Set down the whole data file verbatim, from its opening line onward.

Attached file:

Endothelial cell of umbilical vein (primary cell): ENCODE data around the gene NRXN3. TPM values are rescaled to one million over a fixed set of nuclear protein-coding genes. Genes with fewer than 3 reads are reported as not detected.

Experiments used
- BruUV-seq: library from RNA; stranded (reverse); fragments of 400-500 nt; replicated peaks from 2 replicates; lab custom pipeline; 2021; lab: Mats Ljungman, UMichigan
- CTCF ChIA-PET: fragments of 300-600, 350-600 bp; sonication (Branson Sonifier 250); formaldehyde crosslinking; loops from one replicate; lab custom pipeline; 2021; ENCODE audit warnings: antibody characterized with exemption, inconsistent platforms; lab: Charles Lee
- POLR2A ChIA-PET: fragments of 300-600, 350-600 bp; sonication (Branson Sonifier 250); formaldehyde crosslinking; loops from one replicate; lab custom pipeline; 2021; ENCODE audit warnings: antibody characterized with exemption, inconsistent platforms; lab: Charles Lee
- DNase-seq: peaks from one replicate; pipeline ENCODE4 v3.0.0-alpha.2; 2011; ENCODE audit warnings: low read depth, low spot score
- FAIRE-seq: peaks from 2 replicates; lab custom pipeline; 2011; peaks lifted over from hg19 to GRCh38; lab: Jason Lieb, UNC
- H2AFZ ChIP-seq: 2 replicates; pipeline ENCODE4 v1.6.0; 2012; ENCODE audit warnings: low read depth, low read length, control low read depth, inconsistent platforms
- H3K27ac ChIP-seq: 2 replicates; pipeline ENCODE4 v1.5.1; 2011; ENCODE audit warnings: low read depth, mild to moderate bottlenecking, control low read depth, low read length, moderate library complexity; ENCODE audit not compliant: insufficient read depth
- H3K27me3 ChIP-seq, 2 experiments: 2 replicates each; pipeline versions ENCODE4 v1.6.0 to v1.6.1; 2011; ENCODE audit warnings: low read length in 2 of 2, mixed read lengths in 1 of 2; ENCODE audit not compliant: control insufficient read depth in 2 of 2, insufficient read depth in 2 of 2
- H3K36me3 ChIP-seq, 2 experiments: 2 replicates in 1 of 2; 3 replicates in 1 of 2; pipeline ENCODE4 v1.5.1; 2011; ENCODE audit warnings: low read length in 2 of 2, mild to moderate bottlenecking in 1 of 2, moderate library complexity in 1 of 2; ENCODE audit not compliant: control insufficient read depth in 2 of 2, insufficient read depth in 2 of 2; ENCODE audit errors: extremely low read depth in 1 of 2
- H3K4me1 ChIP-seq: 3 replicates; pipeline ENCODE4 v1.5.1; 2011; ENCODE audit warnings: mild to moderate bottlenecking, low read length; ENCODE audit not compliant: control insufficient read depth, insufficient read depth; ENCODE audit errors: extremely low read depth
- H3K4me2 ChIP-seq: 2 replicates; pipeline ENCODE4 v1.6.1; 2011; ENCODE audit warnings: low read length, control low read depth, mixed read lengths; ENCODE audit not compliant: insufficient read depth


Endothelial cell of umbilical vein (primary cell): ENCODE data around the gene NRXN3. TPM values are rescaled to one million over a fixed set of nuclear protein-coding genes. Genes with fewer than 3 reads are reported as not detected.

Experiments used
- BruUV-seq: library from RNA; stranded (reverse); fragments of 400-500 nt; replicated peaks from 2 replicates; lab custom pipeline; 2021; lab: Mats Ljungman, UMichigan
- CTCF ChIA-PET: fragments of 300-600, 350-600 bp; sonication (Branson Sonifier 250); formaldehyde crosslinking; loops from one replicate; lab custom pipeline; 2021; ENCODE audit warnings: antibody characterized with exemption, inconsistent platforms; lab: Charles Lee
- POLR2A ChIA-PET: fragments of 300-600, 350-600 bp; sonication (Branson Sonifier 250); formaldehyde crosslinking; loops from one replicate; lab custom pipeline; 2021; ENCODE audit warnings: antibody characterized with exemption, inconsistent platforms; lab: Charles Lee
- DNase-seq: peaks from one replicate; pipeline ENCODE4 v3.0.0-alpha.2; 2011; ENCODE audit warnings: low read depth, low spot score
- FAIRE-seq: peaks from 2 replicates; lab custom pipeline; 2011; peaks lifted over from hg19 to GRCh38; lab: Jason Lieb, UNC
- H2AFZ ChIP-seq: 2 replicates; pipeline ENCODE4 v1.6.0; 2012; ENCODE audit warnings: low read depth, low read length, control low read depth, inconsistent platforms
- H3K27ac ChIP-seq: 2 replicates; pipeline ENCODE4 v1.5.1; 2011; ENCODE audit warnings: low read depth, mild to moderate bottlenecking, control low read depth, low read length, moderate library complexity; ENCODE audit not compliant: insufficient read depth
- H3K27me3 ChIP-seq, 2 experiments: 2 replicates each; pipeline versions ENCODE4 v1.6.0 to v1.6.1; 2011; ENCODE audit warnings: low read length in 2 of 2, mixed read lengths in 1 of 2; ENCODE audit not compliant: control insufficient read depth in 2 of 2, insufficient read depth in 2 of 2
- H3K36me3 ChIP-seq, 2 experiments: 2 replicates in 1 of 2; 3 replicates in 1 of 2; pipeline ENCODE4 v1.5.1; 2011; ENCODE audit warnings: low read length in 2 of 2, mild to moderate bottlenecking in 1 of 2, moderate library complexity in 1 of 2; ENCODE audit not compliant: control insufficient read depth in 2 of 2, insufficient read depth in 2 of 2; ENCODE audit errors: extremely low read depth in 1 of 2
- H3K4me1 ChIP-seq: 3 replicates; pipeline ENCODE4 v1.5.1; 2011; ENCODE audit warnings: mild to moderate bottlenecking, low read length; ENCODE audit not compliant: control insufficient read depth, insufficient read depth; ENCODE audit errors: extremely low read depth
- H3K4me2 ChIP-seq: 2 replicates; pipeline ENCODE4 v1.6.1; 2011; ENCODE audit warnings: low read length, control low read depth, mixed read lengths; ENCODE audit not compliant: insufficient read depth